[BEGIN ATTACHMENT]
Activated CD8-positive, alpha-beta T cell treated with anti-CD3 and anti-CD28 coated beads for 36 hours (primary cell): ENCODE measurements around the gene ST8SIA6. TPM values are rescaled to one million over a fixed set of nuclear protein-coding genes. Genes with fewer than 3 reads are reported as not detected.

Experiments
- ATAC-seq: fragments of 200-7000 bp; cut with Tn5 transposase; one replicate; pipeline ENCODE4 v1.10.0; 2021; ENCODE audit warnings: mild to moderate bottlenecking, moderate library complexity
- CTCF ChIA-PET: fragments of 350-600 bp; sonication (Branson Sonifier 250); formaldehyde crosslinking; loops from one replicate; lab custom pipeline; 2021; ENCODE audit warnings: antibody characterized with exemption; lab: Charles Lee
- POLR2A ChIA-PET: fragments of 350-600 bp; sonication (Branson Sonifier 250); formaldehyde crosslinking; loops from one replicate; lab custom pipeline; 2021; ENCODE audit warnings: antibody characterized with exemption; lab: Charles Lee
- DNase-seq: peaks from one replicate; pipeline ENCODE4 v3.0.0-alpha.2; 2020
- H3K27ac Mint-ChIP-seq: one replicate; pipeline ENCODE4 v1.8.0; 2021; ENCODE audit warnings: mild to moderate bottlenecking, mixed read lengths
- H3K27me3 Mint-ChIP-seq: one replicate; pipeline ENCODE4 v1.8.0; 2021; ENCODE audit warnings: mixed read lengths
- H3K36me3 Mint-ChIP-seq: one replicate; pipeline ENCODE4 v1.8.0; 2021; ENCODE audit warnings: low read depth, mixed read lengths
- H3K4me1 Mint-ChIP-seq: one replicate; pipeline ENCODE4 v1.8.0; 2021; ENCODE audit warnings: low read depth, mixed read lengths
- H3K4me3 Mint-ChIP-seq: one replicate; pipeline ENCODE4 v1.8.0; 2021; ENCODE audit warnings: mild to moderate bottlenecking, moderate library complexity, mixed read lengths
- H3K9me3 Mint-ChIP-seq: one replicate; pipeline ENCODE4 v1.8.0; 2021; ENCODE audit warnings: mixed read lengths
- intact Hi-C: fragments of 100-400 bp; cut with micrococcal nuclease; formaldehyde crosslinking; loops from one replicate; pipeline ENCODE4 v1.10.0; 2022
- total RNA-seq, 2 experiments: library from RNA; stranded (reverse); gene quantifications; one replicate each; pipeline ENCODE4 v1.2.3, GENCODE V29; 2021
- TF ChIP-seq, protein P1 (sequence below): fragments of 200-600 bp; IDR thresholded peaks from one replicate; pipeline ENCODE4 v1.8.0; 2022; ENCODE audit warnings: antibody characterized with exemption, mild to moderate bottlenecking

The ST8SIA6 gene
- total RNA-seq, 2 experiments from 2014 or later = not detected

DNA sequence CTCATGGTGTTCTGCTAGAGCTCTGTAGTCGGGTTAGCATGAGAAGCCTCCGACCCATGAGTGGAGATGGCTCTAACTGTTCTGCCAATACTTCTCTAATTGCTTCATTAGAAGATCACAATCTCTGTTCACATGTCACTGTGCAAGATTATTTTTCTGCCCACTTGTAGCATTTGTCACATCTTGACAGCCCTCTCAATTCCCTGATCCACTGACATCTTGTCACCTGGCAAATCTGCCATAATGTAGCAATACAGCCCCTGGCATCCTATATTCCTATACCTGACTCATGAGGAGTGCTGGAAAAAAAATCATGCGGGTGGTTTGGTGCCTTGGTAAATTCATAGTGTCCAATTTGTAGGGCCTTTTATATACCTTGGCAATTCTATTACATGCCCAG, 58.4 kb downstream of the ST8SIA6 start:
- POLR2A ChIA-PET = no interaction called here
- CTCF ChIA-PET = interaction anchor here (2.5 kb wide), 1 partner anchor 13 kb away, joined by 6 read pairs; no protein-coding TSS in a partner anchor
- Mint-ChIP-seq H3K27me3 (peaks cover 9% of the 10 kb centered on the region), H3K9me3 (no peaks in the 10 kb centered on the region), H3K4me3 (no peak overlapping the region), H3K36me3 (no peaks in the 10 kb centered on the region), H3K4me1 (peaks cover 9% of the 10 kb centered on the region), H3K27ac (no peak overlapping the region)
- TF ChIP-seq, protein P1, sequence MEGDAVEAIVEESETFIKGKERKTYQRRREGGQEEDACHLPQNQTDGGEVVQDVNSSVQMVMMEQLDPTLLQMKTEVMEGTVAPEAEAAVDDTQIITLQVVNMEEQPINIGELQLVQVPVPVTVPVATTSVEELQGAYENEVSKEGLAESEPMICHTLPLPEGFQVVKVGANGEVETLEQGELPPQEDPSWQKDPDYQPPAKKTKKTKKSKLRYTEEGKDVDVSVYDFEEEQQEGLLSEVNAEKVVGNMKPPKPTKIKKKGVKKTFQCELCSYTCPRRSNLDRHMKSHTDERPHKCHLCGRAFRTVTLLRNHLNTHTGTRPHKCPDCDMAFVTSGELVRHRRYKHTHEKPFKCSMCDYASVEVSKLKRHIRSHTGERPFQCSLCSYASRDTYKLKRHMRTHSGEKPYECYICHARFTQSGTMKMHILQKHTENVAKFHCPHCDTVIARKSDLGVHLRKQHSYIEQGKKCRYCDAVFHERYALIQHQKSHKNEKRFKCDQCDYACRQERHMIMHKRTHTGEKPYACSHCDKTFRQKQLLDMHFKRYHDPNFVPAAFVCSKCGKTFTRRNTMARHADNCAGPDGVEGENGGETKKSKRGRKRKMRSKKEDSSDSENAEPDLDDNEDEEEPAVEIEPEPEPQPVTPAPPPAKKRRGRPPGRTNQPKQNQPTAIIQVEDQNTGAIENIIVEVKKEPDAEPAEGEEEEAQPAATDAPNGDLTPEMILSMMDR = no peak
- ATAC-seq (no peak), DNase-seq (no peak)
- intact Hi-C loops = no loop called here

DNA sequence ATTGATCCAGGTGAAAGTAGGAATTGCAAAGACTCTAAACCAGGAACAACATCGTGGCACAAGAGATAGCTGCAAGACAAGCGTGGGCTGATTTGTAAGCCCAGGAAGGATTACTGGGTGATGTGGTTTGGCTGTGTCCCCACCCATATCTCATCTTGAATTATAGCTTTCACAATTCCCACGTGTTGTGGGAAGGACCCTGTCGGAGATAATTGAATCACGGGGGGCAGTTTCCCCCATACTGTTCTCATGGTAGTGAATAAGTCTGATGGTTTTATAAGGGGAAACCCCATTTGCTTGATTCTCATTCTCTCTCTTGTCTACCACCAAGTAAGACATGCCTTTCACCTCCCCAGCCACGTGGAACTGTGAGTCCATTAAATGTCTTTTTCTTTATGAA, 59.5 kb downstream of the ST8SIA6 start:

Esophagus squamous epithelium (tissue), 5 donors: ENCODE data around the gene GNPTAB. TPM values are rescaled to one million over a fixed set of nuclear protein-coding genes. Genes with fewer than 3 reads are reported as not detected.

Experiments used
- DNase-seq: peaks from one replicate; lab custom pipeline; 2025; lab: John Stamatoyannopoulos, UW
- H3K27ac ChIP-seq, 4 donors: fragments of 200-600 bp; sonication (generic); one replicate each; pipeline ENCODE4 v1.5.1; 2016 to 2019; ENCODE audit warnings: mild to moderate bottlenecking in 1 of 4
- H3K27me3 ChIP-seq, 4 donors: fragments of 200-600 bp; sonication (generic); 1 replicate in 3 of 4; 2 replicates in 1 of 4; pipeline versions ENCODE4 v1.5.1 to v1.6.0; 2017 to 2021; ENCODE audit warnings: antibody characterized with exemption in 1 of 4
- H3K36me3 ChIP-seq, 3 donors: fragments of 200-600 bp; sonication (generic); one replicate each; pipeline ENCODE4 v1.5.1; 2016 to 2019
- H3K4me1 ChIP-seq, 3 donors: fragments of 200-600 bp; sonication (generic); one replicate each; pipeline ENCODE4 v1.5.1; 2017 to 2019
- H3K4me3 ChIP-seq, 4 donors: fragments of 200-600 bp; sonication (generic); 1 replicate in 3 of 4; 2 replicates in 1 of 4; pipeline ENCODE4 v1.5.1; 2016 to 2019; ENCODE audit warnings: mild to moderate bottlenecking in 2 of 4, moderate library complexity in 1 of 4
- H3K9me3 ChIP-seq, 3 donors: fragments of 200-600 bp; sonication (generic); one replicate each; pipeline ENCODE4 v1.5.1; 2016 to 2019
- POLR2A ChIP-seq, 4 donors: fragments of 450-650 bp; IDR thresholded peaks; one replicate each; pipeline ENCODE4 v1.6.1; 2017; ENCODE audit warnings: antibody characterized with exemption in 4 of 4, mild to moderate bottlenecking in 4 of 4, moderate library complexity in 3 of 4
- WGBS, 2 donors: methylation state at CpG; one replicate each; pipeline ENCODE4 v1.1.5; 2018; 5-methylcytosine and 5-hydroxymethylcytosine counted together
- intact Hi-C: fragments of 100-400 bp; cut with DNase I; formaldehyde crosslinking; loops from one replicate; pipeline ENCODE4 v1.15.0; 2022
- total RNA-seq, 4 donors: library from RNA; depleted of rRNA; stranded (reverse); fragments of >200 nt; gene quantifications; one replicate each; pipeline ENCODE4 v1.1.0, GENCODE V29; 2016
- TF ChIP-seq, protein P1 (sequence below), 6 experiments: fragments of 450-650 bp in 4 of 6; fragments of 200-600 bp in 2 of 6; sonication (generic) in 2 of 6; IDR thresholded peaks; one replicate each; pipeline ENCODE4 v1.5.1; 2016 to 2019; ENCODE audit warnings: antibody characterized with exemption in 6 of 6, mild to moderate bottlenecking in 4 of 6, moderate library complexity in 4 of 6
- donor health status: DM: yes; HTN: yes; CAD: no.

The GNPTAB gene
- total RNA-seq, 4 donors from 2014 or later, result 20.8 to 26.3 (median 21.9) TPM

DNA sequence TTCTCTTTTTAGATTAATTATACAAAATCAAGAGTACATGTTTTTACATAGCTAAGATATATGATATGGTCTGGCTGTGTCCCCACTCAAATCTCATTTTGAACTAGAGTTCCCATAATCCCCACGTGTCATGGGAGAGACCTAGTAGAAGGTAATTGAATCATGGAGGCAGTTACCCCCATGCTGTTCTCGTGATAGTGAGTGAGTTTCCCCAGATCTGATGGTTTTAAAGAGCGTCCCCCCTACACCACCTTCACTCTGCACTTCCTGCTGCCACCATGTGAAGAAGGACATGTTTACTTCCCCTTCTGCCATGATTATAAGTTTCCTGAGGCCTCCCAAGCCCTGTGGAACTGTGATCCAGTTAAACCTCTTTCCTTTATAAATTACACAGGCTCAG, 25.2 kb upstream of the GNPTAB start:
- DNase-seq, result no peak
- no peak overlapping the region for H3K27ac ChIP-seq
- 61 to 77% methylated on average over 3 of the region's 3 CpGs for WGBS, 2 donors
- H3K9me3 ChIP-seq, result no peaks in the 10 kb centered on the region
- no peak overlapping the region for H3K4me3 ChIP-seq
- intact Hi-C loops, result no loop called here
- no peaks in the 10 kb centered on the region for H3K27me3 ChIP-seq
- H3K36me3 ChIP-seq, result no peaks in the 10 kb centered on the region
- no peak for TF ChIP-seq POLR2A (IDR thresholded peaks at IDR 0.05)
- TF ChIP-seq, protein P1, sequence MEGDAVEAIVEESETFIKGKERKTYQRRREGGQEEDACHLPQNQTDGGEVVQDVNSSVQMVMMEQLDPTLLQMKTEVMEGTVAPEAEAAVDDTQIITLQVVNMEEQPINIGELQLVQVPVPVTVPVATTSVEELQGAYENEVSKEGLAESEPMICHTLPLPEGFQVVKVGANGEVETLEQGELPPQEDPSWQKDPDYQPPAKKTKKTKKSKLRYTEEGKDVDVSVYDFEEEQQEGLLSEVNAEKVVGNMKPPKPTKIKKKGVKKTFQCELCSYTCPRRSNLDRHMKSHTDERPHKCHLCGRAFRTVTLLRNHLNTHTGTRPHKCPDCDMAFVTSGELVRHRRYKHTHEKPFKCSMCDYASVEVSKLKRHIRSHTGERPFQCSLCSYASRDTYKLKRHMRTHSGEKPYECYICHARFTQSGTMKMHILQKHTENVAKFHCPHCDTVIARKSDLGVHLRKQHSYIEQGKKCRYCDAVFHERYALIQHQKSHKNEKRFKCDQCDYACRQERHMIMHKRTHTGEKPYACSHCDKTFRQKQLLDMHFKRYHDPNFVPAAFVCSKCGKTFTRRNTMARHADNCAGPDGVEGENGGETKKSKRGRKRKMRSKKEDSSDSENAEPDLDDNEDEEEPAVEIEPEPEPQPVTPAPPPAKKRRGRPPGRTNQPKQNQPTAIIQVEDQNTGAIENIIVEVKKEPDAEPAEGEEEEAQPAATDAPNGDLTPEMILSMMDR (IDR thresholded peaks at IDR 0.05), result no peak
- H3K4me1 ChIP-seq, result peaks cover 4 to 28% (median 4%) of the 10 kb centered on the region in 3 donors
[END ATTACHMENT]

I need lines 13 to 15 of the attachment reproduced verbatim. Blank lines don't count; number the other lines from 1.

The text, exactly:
- intact Hi-C: fragments of 100-400 bp; cut with micrococcal nuclease; formaldehyde crosslinking; loops from one replicate; pipeline ENCODE4 v1.10.0; 2022
- total RNA-seq, 2 experiments: library from RNA; stranded (reverse); gene quantifications; one replicate each; pipeline ENCODE4 v1.2.3, GENCODE V29; 2021
- TF ChIP-seq, protein P1 (sequence below): fragments of 200-600 bp; IDR thresholded peaks from one replicate; pipeline ENCODE4 v1.8.0; 2022; ENCODE audit warnings: antibody characterized with exemption, mild to moderate bottlenecking